The next villages I visited, three years later, were in Andhra Pradesh's Mehbubnagar district, a world away from the desert of Kutch, yet still starved of that most precious element, water. While the dry earth told of suffering, there was also a beauty to it, at the places where the parched, zigzagging lines met the solid, red and white stripes of the temples dotting the countryside.

Lately I have spent less time in the field, but more time observing and thinking about how development issues are portrayed through images. I recently attended an exhibition called Poster Women II. The title of the exhibition, "Painting Our World: Women's Messages Through Art", encapsulated the sense of unease that it left me with. The second part of the title was straightforward - the exhibits were by rural women, largely using traditional art forms to convey messages related to development. However, if the first part of the title was to fulfill its promise, then surely developmental issues were only one (albeit important) part of women's worlds? Surely rural women suffer flights of imagination, and experience love and the pain of loss, just as others do? Where were these themes in the women's art?

Of course, there were some exceptions. The most memorable piece for me was one where the entire page was covered with women on bicycles. This piece, and one other that did not have a clear developmental message, can be seen here. The artist behind the women on bicycles is Teju ben.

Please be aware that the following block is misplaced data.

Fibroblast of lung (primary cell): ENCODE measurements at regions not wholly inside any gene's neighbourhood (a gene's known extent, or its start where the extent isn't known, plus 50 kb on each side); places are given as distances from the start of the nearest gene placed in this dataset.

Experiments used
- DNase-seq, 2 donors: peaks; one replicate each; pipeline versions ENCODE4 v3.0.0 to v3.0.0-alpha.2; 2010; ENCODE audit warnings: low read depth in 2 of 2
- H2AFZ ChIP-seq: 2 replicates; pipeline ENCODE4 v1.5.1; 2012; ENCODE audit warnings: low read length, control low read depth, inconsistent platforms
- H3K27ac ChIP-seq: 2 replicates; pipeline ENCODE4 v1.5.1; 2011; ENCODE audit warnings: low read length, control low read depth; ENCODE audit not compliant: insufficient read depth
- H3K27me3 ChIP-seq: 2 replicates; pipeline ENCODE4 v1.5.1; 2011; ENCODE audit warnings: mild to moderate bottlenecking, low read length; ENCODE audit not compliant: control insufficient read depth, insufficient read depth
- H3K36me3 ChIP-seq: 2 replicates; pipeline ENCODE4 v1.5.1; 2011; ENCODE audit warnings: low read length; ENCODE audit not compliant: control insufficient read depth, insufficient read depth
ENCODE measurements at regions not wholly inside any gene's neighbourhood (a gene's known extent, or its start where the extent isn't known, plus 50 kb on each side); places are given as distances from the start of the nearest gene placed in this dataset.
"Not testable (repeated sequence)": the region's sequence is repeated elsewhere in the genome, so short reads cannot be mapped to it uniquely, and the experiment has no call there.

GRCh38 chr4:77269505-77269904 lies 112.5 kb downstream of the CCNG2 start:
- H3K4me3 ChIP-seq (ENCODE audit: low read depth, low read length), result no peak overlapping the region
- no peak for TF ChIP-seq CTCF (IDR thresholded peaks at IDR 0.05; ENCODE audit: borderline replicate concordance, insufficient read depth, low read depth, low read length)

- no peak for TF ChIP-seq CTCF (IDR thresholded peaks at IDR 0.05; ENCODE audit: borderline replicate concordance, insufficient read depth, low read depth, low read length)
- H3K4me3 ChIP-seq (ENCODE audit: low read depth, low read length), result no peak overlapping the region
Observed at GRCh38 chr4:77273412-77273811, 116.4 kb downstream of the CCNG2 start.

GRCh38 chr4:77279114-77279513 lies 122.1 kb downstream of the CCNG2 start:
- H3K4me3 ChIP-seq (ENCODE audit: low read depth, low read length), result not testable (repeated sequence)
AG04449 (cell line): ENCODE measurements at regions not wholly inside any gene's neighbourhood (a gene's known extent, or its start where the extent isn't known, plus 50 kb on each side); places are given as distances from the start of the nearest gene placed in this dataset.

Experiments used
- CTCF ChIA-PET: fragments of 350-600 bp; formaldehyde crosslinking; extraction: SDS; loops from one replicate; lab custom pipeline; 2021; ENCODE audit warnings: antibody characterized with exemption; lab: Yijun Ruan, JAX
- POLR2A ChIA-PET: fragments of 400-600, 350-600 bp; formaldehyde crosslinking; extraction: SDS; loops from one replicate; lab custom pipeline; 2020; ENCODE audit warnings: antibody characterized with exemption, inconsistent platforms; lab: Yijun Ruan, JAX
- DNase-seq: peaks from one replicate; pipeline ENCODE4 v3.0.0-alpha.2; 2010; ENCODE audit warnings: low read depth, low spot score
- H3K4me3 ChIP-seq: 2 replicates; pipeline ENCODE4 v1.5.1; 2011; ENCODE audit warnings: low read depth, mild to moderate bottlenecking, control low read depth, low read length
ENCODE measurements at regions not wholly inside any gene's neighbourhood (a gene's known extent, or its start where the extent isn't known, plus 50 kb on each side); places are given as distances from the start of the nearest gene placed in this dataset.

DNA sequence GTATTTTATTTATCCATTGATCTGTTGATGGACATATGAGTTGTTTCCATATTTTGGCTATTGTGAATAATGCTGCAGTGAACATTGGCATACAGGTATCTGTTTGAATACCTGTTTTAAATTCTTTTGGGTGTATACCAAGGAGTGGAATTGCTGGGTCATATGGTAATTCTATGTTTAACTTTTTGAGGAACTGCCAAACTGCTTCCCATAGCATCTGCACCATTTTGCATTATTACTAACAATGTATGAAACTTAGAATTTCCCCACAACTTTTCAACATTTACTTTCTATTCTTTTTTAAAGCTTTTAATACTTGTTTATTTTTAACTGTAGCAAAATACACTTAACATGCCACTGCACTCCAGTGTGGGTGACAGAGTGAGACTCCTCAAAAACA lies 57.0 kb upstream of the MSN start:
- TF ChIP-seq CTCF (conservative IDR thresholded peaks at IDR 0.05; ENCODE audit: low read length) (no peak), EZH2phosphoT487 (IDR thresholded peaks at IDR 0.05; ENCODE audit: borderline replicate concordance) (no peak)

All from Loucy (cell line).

Why is beauty important, not only to art, but to development? An article from the New York Times News Service, published on April 15th in The Hindu, reported that there has been a significant drop worldwide in the number of women dying each year from pregnancy and childbirth. However, some advocates for women's health tried to pressure The Lancet, which published the findings, from releasing the information until certain meetings about maternal and child health take place in June and as late as December. The advocates were worried that they would not win support for more foreign aid for maternal health if the good news was made known.

Assuming a worst-case scenario, in which funding is denied for maternal health because deaths are in decline, then this might be the fallout of viewing recipients of aid solely as problems for development. Instead, if the goal of aid is to ensure that women are healthy, lead physically active lives, are mobile, independent and free, then reducing deaths is clearly not enough. Which vision of health does a page covered with women on bicycles convey?

Can beauty ever be detrimental to development? Absolutely. Images of women carrying water pitchers, and tribals wearing face paint and feathers, often grace ads for tourism to developing countries. These images, and the "attractions" associated with them, can ensure that women are not relieved of the drudgery of fetching water, and that tribal societies are forced to remain static against their will. So what I am advocating is not simply the production and circulation of "happy images" of rural life, but rather the use of art and beauty to paint a more holistic picture, of the recipients of development aid as people who experience joy and suffering, who live in places that are beautiful and harsh, and who have dreams and aspirations in their own right.